In this video, Donovan stresses the importance of correctly assessing the scope of a problem, and designing a solution that is “to scale.” He also notes that the creation of the NYC Acquisition Fund relied in part on a critical philanthropic contribution that funded the research and development stage of the initiative.

    The State of Access: Success and Failure of Democracies to Create Equal Opportunities
    de Jong, Jorrit, and Gowher Rizvi, ed. 2009. The State of Access: Success and Failure of Democracies to Create Equal Opportunities. Brookings Institution Press. Visit Publisher's Site Abstract

    Jorrit de Jong and Gowher Rizvi, editors, Brookings Institution Press, 2009

    The State of Access documents a worrisome gap between principles and practice in democratic governance. This book is a comparative, cross-disciplinary exploration of the ways in which democratic institutions fail or succeed to create the equal opportunities that they have promised to deliver to the people they serve. In theory, rules and regulations may formally guarantee access to democratic processes, public services, and justice. But reality routinely disappoints, for a number of reasons—exclusionary policymaking, insufficient attention to minorities, underfunded institutions, inflexible bureaucracies. The State of Access helps close the gap between the potential and performance in democratic governance.

    China Rules: Globalization and Political Transformation
    Alon, Ilan, Julian Chang, Marc Fetscherin, Christoph Latteman, and John R. McIntyre, ed. 2009. China Rules: Globalization and Political Transformation. Visit Publisher's Site Abstract

    Ilan Alon, Julian Chang, Marc Fetscherin, Christoph Latteman, and John R. McIntyre, editors, Palgrave Macmillan, 2009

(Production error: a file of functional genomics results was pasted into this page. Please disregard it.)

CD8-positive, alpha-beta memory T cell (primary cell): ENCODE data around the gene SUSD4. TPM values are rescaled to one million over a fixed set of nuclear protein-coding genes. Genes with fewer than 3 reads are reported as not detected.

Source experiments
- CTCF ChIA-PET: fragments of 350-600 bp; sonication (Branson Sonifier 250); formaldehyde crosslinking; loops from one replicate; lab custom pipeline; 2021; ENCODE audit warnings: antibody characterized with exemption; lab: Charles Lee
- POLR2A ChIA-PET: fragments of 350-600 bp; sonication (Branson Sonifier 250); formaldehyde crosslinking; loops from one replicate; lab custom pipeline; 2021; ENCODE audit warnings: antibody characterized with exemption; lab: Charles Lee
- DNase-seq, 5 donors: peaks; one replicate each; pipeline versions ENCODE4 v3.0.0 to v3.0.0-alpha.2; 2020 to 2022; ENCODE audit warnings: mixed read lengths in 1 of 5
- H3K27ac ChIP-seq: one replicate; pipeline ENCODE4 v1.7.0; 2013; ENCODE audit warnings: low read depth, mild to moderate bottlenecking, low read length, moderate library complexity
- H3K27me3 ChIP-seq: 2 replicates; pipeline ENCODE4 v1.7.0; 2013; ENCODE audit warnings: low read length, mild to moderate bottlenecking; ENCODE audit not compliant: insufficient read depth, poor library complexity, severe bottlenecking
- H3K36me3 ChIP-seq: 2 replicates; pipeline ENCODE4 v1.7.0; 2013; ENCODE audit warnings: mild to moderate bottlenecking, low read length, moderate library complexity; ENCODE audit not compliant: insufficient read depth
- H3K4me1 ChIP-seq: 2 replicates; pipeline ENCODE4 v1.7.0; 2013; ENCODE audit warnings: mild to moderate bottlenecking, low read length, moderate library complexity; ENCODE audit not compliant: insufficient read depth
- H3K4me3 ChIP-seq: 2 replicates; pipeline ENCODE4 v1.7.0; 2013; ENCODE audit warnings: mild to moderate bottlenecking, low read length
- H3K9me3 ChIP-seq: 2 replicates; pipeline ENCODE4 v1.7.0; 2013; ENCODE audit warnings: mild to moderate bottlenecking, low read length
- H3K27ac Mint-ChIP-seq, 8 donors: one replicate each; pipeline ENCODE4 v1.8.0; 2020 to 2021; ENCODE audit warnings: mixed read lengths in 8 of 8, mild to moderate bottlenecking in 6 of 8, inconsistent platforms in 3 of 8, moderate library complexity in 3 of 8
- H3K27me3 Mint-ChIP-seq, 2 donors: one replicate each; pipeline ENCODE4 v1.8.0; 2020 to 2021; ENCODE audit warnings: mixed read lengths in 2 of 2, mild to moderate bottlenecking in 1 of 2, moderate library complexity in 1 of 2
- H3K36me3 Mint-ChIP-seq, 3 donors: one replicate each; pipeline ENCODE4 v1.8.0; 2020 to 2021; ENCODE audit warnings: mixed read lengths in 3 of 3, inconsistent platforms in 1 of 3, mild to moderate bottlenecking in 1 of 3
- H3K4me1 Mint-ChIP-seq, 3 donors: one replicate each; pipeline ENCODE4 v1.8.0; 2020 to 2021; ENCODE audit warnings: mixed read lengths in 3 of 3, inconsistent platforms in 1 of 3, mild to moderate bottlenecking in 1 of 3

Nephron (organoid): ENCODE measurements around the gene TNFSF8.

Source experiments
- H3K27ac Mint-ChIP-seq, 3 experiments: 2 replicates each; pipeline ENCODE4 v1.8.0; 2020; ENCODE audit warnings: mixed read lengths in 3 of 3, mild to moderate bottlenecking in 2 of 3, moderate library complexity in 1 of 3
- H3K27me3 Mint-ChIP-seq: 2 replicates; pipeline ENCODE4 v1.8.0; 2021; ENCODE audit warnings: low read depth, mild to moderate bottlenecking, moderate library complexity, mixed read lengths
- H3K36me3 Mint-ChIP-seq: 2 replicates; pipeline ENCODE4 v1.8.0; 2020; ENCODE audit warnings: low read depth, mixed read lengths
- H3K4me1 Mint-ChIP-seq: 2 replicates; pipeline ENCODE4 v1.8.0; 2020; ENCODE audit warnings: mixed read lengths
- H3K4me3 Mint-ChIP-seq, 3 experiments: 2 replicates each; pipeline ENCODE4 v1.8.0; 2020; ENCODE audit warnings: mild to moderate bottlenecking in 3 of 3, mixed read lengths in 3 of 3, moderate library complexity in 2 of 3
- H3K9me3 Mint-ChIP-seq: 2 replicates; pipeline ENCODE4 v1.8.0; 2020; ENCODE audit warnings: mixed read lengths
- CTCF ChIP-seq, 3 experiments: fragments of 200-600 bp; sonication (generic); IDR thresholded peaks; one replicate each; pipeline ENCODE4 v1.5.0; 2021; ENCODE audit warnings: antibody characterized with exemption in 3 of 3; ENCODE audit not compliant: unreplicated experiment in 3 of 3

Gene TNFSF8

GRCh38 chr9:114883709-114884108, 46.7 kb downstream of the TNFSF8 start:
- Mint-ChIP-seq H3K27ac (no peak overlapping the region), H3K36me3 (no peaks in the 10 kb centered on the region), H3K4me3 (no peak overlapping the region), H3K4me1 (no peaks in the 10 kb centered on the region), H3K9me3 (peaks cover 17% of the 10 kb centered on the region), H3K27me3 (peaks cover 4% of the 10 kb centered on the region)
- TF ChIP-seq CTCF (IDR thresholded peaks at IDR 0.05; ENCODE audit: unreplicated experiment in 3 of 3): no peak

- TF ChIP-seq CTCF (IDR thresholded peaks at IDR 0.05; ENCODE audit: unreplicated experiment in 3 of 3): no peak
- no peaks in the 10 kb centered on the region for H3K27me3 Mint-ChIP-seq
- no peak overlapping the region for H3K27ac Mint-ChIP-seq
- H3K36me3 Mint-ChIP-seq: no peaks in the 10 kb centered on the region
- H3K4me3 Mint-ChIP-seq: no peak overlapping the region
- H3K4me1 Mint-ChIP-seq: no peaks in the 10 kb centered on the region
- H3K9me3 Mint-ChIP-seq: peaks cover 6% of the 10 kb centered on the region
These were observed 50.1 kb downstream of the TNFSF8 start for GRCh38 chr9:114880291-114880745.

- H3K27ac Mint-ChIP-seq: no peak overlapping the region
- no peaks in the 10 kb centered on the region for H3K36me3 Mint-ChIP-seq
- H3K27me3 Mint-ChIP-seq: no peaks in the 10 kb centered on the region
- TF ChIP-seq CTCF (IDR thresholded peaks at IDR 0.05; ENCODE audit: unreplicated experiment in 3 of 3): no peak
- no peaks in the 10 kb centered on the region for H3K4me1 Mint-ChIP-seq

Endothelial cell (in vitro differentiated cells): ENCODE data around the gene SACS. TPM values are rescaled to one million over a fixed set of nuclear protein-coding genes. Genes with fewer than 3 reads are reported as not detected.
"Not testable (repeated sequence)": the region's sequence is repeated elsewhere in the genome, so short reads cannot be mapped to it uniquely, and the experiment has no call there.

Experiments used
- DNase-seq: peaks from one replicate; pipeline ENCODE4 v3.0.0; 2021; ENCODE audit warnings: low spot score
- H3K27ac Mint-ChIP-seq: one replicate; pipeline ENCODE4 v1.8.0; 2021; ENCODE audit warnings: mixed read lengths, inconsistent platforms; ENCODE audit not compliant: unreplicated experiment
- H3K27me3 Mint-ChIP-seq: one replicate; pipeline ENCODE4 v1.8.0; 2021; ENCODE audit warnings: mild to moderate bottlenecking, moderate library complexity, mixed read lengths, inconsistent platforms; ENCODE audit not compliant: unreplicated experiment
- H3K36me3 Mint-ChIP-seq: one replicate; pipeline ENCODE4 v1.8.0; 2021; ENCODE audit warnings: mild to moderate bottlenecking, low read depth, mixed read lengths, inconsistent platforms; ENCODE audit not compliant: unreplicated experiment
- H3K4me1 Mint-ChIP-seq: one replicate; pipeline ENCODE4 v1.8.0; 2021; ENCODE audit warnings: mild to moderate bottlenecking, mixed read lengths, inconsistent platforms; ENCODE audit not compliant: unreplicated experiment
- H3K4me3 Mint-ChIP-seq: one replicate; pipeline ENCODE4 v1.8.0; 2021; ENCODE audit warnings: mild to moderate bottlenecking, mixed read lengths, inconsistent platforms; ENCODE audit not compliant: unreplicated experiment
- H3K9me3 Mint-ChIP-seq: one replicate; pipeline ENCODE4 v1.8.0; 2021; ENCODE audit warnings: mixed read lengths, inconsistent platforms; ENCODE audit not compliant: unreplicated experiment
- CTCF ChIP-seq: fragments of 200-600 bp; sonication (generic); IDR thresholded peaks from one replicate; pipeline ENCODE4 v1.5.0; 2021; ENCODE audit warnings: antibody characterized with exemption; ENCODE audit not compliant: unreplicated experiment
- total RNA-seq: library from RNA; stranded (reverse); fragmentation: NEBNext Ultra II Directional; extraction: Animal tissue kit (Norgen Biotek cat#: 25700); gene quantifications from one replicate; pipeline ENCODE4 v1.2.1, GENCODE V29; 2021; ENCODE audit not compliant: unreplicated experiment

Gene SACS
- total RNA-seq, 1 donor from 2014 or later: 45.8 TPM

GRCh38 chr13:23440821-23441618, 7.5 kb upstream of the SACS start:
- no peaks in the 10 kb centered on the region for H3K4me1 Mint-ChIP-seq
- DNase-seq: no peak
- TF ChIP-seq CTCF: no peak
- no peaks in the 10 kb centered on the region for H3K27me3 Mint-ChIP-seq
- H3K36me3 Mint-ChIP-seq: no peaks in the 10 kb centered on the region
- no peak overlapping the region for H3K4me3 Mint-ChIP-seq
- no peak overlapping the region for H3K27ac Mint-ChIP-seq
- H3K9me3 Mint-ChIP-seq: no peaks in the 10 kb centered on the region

The development of the Chinese multinational is a new feature of globalization. This book deals in the first section with the political economy and governance of China. The contemporary discourse of the internationalization of Chinese enterprises is discussed from different theoretical perspectives and shows how it will reshape global competition, and how the new corporate governance structures impact the long-term performance of state-owned enterprises in China. The second section assesses international trade and foreign direct investment (FDI) by Chinese firms and their impact on developed countries. The effects of China's policy and regulatory change on outward FDI are outlined and a Sino-EU Intra-Industry Trade and FDI analysis explores the nature of the challenge facing the EU. Section three describes the developments in certain Chinese industries, such as telecommunications, electronics and automotives, and explains companies and government strategies to gain access to global natural resources.

    The Right to Vote: The Contested History of Democracy in the United States

    Alexander Keyssar, Basic Books, 2009

    Most Americans take for granted their right to vote, whether they choose to exercise it or not. But the history of suffrage in the U.S. is, in fact, the story of a struggle to achieve this right by our society's marginalized groups. In The Right to Vote, HKS historian Alexander Keyssar explores the evolution of suffrage over the course of the nation's history. Examining the many features of the history of the right to vote in the U.S.—class, ethnicity, race, gender, religion, and age—the book explores the conditions under which American democracy has expanded and contracted over the years. Keyssar presents convincing evidence that the history of the right to vote has not been one of a steady history of expansion and increasing inclusion, noting that voting rights contracted substantially in the U.S. between 1850 and 1920. Keyssar also presents a controversial thesis: that the primary factor promoting the expansion of the suffrage has been war and the primary factors promoting contraction or delaying expansion have been class tension and class conflict. The June 2009 edition includes a new chapter on voting rights since 2000.

    “For Vietnam, success is a choice.“ This sums up the verdict delivered by the Center’s Vietnam Program to the government of Vietnam in early 2008. In a country accustomed to outpourings of praise from multilateral donors for its economic performance, the sobering assessment was headline news. On January 15, 2008, a Vietnam Program delegation headed by Director Tom Vallely met with Prime Minister Nguyen Tan Dung in Hanoi, and presented him with this report. The paper was written in response to a request from Prime Minister Dung that the Vietnam Program conduct a critical analysis of Vietnam’s socioeconomic development strategy for the period through 2020.